Economic Condition Bangladesh

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trade policy regime: framework and objectives

1 Overview

During the period under review, Bangladesh's legislative and institutional framework governing trade and foreign direct investment has changed only slightly. Efforts have been made to ensure better policy coordination of trade and related WTO matters by, inter alia, creating a WTO Cell at the Ministry of Commerce, the Bangladesh Foreign Trade Institute and a National Advisory Committee. Despite its strong attachment to, and active involvement in, the multilateral rules-based system, Bangladesh, an advocate of special and differential treatment of LDCs at the WTO, is involved in negotiations to deepen its existing regional integration (including free-trade agreements) and for other preferential trade arrangements. Bangladesh has benefited from several forms of trade-related technical assistance (Annex II.1). Foreign direct investment in the ready made garments (RMGs) industry is no longer discouraged.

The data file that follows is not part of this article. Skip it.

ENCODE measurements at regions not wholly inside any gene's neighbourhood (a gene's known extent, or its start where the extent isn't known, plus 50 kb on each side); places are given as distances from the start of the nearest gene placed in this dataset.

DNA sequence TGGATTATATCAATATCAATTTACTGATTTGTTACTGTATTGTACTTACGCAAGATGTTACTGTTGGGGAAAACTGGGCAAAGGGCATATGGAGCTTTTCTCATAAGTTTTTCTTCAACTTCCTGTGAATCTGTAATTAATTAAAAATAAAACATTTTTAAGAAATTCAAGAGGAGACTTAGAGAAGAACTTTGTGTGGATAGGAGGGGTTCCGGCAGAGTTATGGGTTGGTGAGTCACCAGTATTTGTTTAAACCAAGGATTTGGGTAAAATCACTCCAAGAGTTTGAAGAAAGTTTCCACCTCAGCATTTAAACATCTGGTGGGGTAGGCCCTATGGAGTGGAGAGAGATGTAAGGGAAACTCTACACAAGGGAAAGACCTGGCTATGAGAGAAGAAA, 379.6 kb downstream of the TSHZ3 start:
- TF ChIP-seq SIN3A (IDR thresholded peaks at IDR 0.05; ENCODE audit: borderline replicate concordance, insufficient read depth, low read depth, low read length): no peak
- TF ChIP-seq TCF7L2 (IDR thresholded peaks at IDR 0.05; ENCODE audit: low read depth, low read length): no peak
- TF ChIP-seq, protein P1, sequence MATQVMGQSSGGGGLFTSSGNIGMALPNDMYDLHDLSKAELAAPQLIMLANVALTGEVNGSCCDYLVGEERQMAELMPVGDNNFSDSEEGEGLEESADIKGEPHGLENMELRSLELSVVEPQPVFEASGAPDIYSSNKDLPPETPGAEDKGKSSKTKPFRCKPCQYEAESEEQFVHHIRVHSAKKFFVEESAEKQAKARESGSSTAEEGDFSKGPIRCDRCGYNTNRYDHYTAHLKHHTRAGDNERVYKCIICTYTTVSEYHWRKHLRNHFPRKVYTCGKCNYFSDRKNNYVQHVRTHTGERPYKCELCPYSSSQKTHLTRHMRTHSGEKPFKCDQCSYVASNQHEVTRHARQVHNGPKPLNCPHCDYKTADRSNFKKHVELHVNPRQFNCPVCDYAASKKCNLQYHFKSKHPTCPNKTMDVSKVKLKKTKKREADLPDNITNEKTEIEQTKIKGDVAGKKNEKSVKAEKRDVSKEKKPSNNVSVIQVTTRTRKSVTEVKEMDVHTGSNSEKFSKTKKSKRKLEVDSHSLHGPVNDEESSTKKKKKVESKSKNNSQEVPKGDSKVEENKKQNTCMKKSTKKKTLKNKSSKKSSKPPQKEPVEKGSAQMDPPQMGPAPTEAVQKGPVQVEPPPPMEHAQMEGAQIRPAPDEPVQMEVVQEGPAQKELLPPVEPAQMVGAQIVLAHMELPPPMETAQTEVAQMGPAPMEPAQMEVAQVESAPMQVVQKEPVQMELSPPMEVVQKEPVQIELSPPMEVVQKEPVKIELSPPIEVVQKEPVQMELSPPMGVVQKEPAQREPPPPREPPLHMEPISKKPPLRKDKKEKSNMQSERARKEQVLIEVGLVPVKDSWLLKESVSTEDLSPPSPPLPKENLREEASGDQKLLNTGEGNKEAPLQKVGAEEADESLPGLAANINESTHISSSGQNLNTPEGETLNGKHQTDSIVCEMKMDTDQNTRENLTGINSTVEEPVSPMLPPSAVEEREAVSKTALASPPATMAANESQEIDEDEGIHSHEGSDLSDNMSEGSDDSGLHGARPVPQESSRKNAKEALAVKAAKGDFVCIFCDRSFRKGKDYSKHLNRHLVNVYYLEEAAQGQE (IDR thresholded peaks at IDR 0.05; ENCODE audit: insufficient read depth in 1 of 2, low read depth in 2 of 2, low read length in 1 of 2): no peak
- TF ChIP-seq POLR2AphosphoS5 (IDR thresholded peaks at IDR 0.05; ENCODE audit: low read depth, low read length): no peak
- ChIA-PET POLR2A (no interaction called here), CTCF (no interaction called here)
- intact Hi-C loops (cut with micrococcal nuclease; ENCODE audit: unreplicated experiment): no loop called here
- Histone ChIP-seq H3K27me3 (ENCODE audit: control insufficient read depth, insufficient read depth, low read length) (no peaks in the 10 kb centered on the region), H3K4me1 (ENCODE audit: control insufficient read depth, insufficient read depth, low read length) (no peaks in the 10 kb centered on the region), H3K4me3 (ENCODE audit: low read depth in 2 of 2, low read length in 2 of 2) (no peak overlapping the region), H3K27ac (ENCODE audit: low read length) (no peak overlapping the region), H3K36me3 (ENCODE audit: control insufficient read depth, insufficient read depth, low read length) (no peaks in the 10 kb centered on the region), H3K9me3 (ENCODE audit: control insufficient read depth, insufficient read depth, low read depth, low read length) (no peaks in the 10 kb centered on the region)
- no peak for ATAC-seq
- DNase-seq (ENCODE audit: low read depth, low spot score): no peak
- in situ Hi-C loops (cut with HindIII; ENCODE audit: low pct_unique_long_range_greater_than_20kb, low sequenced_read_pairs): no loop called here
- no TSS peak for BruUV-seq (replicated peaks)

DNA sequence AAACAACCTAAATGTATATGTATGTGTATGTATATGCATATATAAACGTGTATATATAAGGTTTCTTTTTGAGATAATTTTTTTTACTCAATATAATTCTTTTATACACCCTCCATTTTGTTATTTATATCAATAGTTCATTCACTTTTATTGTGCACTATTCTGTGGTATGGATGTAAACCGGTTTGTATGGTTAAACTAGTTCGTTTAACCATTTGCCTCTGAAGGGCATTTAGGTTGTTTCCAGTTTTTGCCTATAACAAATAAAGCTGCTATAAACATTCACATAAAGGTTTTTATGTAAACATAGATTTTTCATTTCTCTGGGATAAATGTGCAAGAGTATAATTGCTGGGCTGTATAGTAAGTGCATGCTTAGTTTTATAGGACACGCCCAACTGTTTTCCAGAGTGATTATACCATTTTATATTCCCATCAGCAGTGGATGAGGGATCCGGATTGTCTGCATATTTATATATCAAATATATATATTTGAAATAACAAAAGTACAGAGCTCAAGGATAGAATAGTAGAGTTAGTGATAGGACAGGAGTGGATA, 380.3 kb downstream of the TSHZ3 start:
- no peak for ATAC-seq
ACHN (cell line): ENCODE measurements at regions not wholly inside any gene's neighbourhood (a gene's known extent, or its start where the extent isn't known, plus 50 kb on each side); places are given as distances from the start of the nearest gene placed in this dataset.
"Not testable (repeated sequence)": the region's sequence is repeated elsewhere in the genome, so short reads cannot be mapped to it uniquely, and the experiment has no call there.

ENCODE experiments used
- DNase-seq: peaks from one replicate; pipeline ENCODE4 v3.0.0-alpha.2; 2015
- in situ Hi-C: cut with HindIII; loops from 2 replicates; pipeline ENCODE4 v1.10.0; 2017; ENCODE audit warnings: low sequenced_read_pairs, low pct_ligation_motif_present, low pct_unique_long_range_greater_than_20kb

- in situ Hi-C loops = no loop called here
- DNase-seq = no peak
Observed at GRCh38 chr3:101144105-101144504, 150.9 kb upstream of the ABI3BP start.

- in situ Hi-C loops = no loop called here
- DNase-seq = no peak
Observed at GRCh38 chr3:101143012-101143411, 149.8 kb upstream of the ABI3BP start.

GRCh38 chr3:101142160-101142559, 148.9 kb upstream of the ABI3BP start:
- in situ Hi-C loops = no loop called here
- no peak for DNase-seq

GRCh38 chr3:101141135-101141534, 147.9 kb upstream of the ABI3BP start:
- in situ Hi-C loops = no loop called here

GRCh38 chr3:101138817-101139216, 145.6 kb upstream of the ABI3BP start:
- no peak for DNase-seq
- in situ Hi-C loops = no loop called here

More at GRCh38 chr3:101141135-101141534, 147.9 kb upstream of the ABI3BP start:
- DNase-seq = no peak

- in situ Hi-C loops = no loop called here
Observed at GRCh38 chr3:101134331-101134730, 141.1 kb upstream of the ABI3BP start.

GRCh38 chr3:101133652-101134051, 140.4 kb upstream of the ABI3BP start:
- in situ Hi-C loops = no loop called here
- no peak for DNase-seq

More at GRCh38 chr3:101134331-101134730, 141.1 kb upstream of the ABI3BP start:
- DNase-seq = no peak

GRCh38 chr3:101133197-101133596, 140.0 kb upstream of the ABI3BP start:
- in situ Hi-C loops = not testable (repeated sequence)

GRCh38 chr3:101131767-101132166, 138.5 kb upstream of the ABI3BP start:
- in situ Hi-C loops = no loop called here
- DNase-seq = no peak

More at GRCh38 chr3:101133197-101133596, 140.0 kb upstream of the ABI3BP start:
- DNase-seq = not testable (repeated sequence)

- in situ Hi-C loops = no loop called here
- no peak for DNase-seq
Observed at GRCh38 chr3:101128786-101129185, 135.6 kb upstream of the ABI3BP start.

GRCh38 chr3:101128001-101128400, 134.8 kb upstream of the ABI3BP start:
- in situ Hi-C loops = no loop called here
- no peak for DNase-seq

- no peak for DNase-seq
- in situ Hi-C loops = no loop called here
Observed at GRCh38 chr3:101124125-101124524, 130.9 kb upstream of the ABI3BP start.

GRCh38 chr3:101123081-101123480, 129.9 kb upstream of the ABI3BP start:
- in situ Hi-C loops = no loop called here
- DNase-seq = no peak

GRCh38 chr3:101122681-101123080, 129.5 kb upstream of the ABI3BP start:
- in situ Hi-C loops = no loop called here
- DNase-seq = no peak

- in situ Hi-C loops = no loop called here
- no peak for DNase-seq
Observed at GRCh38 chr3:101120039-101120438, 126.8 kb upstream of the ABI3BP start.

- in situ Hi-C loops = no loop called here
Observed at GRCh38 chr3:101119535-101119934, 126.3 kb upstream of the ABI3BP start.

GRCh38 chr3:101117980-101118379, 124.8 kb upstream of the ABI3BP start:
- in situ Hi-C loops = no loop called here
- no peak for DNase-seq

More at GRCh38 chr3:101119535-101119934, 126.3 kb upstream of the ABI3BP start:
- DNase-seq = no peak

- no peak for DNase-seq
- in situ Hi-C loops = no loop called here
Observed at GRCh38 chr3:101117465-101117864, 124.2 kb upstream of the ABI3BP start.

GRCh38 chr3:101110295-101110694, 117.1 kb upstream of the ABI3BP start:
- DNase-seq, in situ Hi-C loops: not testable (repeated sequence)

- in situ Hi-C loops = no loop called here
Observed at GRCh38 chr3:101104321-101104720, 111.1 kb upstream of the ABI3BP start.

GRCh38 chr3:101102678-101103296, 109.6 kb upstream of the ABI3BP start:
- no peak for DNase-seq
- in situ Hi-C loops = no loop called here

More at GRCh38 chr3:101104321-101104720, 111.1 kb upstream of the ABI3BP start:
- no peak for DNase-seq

2 Institutional Framework

The President is the Head of State, elected by Members of Parliament for a term of five years extendable for another term; the current President's term began in September 2002. Executive power is vested in the Prime Minister, who selects and heads the Cabinet; the Cabinet is collectively responsible to Parliament. The President appoints the Prime Minister. The President's duties are generally ceremonial, as he/she must act in accordance with the advice of the Prime Minister.

Legislative power is vested in Parliament, which comprises 300 members directly elected by universal adult suffrage and, as from 2004, an additional 45 (previously 30) women members elected by the other 300 members. Unless dissolved sooner by the President, Parliament is dissolved on the expiry of the five-year period from the date of its first meeting, and a general election is called by the President. The last parliamentary elections were held in October 2001.

A proposal for a law,

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